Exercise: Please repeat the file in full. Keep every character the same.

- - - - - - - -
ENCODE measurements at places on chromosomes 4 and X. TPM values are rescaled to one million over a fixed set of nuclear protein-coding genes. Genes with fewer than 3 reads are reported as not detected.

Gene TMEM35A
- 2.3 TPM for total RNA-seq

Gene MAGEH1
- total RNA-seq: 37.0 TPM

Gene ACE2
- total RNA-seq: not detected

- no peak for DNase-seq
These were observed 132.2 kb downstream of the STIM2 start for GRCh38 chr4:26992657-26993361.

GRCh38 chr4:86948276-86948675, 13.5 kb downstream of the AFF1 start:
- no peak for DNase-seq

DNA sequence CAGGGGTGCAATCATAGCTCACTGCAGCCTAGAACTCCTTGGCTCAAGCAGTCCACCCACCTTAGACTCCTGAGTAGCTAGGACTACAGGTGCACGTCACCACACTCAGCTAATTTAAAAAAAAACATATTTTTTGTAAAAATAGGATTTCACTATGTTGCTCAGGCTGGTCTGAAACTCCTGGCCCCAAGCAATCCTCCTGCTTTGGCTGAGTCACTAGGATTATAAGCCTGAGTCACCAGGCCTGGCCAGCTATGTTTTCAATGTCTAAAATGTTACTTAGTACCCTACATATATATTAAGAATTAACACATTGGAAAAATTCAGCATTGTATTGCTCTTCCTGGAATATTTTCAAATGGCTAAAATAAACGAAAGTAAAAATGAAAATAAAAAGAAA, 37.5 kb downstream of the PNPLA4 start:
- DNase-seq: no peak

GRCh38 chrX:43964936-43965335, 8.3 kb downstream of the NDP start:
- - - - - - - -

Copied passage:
ENCODE measurements at places on chromosomes 4 and X. TPM values are rescaled to one million over a fixed set of nuclear protein-coding genes. Genes with fewer than 3 reads are reported as not detected.

Gene TMEM35A
- 2.3 TPM for total RNA-seq

Gene MAGEH1
- total RNA-seq: 37.0 TPM

Gene ACE2
- total RNA-seq: not detected

- no peak for DNase-seq
These were observed 132.2 kb downstream of the STIM2 start for GRCh38 chr4:26992657-26993361.

GRCh38 chr4:86948276-86948675, 13.5 kb downstream of the AFF1 start:
- no peak for DNase-seq

DNA sequence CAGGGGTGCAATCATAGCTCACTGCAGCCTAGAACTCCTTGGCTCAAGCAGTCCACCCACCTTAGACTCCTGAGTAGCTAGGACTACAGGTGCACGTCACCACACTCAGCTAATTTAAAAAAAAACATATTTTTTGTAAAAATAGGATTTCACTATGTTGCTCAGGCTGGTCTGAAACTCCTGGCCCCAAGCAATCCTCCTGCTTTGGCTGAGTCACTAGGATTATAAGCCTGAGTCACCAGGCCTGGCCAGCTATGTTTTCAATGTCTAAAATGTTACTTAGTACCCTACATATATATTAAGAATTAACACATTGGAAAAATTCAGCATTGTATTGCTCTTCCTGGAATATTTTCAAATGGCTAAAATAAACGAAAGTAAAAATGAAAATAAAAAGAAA, 37.5 kb downstream of the PNPLA4 start:
- DNase-seq: no peak

GRCh38 chrX:43964936-43965335, 8.3 kb downstream of the NDP start: